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Do Today's IBM i Programmers Need to Know HTML?

Investing time in getting familiar with HTML and other web standards makes you a more strategic asset to your company.

by Duncan Kenzie
Published: March 17, 2014 by iPro Developer

The web has become the interface of choice in today's application world, and for good reasons: compared to client/server and 5250 text-based screens, it's more robust, extensible, and visually appealing. In fact, if your shop has decided not to deliver web GUIs, you do so at your own peril.

Many web development tools, including our Presto product, provide visual editors to give you impressive results quickly and to shield you from the HTML. This is an attractive option for RPG programmers who are new to web development, but does that mean there's no need to learn HTML?

Understanding the Foundation Yields Better Results

As a general rule, knowledge is power. When you invest in understanding the foundation of what you're building, you'll be much more productive in the long term. Think of a race car driver who knows how a car works: they can communicate their needs more effectively with their race engineer and ultimately get the best performance out of the car.

When it comes to web application design, knowing that the style of your page is controlled by CSS, or how to use an autocomplete instead of a window lookup, will put you in a much better position to create solutions that meet or exceed user's expectations.

Benefits of Coding HTML

A visual editor might help you deliver results quickly, but all visual editors have limitations that you might not initially notice. One recent example is an email campaign that our team worked on using a visual design tool. It worked great for 90 percent of the design; however, we were unable to get the level of precision we needed with the margins and alignment. We chose an email design tool that gives us access to the HTML code so we could fine tune it when needed. Because of this, we weren't limited in any way and got the results we wanted.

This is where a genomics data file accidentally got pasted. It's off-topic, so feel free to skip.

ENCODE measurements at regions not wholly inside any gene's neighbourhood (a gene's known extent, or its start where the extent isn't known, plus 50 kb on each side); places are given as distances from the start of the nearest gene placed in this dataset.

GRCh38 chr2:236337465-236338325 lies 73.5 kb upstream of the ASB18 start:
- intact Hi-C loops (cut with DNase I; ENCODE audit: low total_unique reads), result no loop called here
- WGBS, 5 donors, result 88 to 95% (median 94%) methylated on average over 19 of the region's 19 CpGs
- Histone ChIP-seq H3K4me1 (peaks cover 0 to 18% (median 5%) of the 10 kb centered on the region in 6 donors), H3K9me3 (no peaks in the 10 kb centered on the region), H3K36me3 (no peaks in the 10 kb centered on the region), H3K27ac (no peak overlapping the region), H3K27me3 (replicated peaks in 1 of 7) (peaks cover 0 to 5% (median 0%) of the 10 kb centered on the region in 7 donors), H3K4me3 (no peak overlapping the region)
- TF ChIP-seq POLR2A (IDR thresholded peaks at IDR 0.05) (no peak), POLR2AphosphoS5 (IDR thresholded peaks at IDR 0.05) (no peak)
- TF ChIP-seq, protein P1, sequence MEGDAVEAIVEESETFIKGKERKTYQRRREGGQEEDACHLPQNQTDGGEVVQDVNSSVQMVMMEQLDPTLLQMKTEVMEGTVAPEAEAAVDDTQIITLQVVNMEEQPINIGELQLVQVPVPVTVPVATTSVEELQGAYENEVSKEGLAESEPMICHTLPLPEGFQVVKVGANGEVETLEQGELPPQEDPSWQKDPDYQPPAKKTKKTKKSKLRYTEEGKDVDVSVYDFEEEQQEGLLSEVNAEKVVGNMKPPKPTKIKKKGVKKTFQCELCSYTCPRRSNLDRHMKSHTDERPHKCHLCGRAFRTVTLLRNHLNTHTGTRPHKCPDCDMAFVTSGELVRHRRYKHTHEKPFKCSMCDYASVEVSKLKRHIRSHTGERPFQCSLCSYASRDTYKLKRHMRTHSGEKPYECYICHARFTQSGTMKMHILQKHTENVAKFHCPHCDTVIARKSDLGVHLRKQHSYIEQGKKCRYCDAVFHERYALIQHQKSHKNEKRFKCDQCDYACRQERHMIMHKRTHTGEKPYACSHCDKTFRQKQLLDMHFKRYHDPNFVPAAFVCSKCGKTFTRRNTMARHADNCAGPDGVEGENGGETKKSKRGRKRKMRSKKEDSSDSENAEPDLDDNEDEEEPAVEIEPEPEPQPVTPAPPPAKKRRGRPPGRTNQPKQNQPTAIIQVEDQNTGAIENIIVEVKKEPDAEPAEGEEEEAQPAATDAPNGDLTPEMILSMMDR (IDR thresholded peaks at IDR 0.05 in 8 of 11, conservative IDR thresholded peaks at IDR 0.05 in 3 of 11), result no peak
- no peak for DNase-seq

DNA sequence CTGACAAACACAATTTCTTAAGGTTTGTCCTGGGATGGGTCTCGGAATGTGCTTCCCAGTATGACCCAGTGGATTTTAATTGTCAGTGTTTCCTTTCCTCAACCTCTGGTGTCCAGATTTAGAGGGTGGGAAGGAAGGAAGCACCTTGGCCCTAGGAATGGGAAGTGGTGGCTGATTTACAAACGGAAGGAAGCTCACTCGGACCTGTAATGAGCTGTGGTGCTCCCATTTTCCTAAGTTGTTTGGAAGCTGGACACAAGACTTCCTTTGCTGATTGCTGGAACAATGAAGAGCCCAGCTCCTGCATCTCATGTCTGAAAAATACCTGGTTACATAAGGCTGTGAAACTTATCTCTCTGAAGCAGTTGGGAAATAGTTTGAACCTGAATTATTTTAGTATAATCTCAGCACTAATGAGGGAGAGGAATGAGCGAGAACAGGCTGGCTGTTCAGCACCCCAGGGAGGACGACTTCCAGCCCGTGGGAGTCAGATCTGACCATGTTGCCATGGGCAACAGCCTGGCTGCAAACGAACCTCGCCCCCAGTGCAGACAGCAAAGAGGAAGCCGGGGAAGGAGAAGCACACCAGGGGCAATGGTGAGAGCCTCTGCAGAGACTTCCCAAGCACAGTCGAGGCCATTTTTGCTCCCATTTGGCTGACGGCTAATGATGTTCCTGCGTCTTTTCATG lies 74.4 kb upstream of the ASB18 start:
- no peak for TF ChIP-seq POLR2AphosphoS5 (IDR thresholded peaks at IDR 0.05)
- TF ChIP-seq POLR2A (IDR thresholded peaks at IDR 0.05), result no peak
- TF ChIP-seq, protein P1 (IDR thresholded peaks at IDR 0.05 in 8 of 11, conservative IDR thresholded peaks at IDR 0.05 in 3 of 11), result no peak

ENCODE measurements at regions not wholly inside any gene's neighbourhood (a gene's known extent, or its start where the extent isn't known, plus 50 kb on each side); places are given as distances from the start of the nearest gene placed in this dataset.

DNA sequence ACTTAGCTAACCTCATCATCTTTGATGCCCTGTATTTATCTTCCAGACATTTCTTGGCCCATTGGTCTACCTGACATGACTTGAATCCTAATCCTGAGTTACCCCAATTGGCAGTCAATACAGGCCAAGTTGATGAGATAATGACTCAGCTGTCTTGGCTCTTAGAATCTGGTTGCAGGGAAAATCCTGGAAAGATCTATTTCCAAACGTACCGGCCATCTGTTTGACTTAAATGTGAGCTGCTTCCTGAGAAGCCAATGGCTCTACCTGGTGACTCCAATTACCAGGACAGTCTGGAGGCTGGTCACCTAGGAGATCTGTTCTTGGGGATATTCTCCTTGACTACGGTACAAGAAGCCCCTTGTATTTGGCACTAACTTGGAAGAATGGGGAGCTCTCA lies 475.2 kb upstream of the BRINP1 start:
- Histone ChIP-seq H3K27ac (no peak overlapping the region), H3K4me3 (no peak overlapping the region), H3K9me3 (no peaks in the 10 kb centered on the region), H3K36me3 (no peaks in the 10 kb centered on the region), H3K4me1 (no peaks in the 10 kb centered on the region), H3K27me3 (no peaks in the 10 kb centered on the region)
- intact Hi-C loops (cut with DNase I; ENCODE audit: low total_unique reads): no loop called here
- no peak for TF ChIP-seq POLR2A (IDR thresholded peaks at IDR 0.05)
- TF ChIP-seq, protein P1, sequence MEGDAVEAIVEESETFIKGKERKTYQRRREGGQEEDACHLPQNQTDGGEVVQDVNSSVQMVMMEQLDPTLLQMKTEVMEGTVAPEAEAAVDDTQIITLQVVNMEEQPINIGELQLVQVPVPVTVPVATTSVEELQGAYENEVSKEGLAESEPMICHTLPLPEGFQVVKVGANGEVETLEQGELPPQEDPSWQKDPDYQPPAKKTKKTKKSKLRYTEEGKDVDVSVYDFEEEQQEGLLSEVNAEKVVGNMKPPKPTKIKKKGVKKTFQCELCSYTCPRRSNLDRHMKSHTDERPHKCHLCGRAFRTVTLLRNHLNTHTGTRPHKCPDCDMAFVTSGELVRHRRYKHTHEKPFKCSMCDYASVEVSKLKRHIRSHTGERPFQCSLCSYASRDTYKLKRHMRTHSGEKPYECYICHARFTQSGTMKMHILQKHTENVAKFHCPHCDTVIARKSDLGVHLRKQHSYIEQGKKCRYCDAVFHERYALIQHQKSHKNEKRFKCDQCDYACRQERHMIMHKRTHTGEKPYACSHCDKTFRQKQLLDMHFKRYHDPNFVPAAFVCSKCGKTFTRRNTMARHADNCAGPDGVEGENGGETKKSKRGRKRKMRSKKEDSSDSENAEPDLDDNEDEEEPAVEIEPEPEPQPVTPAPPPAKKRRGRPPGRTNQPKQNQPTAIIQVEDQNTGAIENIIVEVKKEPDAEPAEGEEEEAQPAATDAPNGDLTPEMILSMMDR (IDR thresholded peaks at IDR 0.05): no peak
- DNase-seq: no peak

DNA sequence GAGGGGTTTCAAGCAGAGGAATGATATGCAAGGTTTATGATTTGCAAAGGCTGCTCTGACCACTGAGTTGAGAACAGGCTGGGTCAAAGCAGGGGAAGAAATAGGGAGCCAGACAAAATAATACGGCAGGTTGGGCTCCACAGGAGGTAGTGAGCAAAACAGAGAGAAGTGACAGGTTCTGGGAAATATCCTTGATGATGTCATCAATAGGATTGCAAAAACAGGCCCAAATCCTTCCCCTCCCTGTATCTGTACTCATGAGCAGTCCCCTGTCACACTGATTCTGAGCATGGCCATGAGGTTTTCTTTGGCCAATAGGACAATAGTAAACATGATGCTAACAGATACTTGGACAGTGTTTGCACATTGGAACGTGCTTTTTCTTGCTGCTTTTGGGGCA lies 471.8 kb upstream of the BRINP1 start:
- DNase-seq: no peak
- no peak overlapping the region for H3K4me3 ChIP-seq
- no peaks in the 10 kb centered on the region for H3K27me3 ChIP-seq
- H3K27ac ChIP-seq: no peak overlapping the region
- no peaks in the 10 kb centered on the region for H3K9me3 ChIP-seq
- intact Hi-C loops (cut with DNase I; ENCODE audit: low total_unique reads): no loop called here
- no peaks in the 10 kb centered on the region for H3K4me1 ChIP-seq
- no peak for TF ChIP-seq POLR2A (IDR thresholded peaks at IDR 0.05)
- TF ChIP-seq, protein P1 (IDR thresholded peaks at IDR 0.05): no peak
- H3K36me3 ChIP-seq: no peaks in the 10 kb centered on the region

You might have experienced similar issues with web-based text editors that struggle with simple things such as the formatting of bulleted lists or the positioning of tables. Visual editors are similar to painting by numbers: You can get some pretty impressive results, but at some point you might want to paint your own lines on the canvas.

An example directly related to IBM i is that most green screen modernization tools will use some form of absolute positioning to render UI elements in the correct location. This is often sufficient for internal applications that are replacing green screens. However, new, strategic, or customer-facing web applications often require a higher level of precision. They might have more floating content that adjusts to conditionally displayed images or containers that you can hide and collapse. They also tend to have a more fluid HTML design, which means the pages can adjust to different screen resolutions - whether desktop, laptop, or mobile devices. This is all easier to achieve if you understand how client-side web technologies work and if you have access to edit the HTML.